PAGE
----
The whole wheat loaf crumb.

The baguette's crumb. This loaf was baked on a sheet pan because I have only one French bread pan (I was making four loaves at a time)—hence the flat bottom. Very chewy and sour, but I prefer the lighter texture of my normal, nonsourdough French loaf.

The baguettes made excellent bread crumbs, incidentally, which I put on top of the most ridiculously complicated tuna noodle casserole ever. Look at this recipe! It's a tuna noodle casserole, for crying out loud! Yes, it was good, and maybe slightly more healthful than the canned-soup variety, but really not worth the kitchen mess and effort.

This is the cinnamon crumb nut apple surprise quickbread from Rose Levy Beranbaum's The Bread Bible. Not a bread bread, but I was craving a slice of it to go with my afternoon Earl Grey. I took the remaining slices to Mr. Chalmers's office kitchen.

The apples are the surprise part, I guess.

I think my breads were better before I started reading the Beranbaum and Reinhart books and trying to learn how to make better bread, but I think I'll get to a point where the extra knowledge starts to pay off. A few factors might delay this: I'm no good at following directions, I'm forgetful, and I'm no good at keeping track of what I've done for future reference.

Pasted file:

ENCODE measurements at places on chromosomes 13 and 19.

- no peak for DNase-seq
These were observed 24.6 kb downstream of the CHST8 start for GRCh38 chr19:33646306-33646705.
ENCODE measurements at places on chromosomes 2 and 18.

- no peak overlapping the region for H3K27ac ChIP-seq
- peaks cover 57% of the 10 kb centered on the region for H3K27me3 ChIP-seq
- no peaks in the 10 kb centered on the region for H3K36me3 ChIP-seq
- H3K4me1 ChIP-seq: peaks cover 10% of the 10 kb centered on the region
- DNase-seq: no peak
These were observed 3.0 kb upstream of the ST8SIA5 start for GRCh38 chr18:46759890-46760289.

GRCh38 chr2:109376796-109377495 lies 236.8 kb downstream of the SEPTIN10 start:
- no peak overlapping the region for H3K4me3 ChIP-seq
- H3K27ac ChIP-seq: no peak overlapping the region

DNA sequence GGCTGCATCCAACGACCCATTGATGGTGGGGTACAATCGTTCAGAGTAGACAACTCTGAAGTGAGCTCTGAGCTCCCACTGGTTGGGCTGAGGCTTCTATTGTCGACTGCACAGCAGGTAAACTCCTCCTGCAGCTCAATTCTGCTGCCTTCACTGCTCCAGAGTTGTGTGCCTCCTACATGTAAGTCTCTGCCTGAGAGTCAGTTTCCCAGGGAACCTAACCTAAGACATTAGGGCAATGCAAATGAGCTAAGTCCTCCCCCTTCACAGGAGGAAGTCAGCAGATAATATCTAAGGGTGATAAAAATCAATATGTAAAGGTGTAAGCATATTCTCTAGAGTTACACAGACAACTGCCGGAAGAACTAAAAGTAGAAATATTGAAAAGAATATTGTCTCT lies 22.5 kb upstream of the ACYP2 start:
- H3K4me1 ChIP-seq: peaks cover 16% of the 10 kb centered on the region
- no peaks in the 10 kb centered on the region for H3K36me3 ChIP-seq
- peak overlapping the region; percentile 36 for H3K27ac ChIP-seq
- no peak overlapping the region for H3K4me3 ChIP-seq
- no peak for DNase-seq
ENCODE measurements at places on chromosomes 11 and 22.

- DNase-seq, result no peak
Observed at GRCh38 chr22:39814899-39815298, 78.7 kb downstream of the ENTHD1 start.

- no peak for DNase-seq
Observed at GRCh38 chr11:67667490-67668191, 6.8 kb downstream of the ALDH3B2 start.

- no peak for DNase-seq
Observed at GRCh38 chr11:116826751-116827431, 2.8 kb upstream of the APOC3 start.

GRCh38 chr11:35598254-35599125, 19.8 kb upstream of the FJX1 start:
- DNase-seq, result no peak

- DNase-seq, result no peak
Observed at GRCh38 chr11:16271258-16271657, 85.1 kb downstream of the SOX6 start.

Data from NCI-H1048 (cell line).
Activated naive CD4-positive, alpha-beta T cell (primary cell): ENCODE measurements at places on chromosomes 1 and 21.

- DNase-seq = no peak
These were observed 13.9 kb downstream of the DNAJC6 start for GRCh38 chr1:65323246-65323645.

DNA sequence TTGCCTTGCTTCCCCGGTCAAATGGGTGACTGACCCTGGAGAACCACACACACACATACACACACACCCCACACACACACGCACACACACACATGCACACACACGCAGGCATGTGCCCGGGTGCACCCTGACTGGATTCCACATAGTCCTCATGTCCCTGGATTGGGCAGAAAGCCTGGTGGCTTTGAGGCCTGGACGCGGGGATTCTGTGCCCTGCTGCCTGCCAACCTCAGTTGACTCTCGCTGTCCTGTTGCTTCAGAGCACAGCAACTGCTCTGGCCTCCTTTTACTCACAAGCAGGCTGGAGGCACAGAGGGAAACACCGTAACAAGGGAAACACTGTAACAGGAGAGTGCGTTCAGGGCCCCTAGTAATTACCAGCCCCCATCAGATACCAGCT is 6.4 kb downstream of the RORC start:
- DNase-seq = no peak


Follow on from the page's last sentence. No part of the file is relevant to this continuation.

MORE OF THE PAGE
Monday, January 21, 2008

Good Food in Georgia

The Chalmerses and a friend made the about-three-hour drive to Marietta yesterday to have lunch at Tasty China (585 Franklin Rd. SE, Marietta, 770-419-9849—though they've never answered the phone when I've called), the Sichuan restaurant that's been much discussed on the South board on Chowhound for the last year and a half or so. The bug slept all the way there, and was brilliantly behaved throughout our extended meal, thoroughly charming the servers and trying lots of different foods.